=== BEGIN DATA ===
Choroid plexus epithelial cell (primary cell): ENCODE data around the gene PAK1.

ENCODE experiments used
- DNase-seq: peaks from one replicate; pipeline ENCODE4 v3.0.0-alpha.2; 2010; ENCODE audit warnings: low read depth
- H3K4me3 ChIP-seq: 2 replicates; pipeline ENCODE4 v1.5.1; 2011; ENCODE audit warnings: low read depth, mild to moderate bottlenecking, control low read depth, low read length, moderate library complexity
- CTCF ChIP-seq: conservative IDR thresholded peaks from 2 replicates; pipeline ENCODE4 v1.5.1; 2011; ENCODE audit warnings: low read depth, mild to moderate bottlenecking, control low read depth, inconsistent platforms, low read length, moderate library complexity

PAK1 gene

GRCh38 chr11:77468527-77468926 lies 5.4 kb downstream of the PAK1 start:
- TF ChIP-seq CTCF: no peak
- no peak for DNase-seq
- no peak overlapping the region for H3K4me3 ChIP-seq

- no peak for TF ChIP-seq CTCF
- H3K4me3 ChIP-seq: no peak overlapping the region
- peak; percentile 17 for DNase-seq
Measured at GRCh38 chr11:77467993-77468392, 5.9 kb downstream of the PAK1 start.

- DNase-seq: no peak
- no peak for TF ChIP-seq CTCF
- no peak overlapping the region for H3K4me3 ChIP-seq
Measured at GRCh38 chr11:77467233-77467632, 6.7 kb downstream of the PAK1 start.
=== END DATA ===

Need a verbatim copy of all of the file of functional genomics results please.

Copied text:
Choroid plexus epithelial cell (primary cell): ENCODE data around the gene PAK1.

ENCODE experiments used
- DNase-seq: peaks from one replicate; pipeline ENCODE4 v3.0.0-alpha.2; 2010; ENCODE audit warnings: low read depth
- H3K4me3 ChIP-seq: 2 replicates; pipeline ENCODE4 v1.5.1; 2011; ENCODE audit warnings: low read depth, mild to moderate bottlenecking, control low read depth, low read length, moderate library complexity
- CTCF ChIP-seq: conservative IDR thresholded peaks from 2 replicates; pipeline ENCODE4 v1.5.1; 2011; ENCODE audit warnings: low read depth, mild to moderate bottlenecking, control low read depth, inconsistent platforms, low read length, moderate library complexity

PAK1 gene

GRCh38 chr11:77468527-77468926 lies 5.4 kb downstream of the PAK1 start:
- TF ChIP-seq CTCF: no peak
- no peak for DNase-seq
- no peak overlapping the region for H3K4me3 ChIP-seq

- no peak for TF ChIP-seq CTCF
- H3K4me3 ChIP-seq: no peak overlapping the region
- peak; percentile 17 for DNase-seq
Measured at GRCh38 chr11:77467993-77468392, 5.9 kb downstream of the PAK1 start.

- DNase-seq: no peak
- no peak for TF ChIP-seq CTCF
- no peak overlapping the region for H3K4me3 ChIP-seq
Measured at GRCh38 chr11:77467233-77467632, 6.7 kb downstream of the PAK1 start.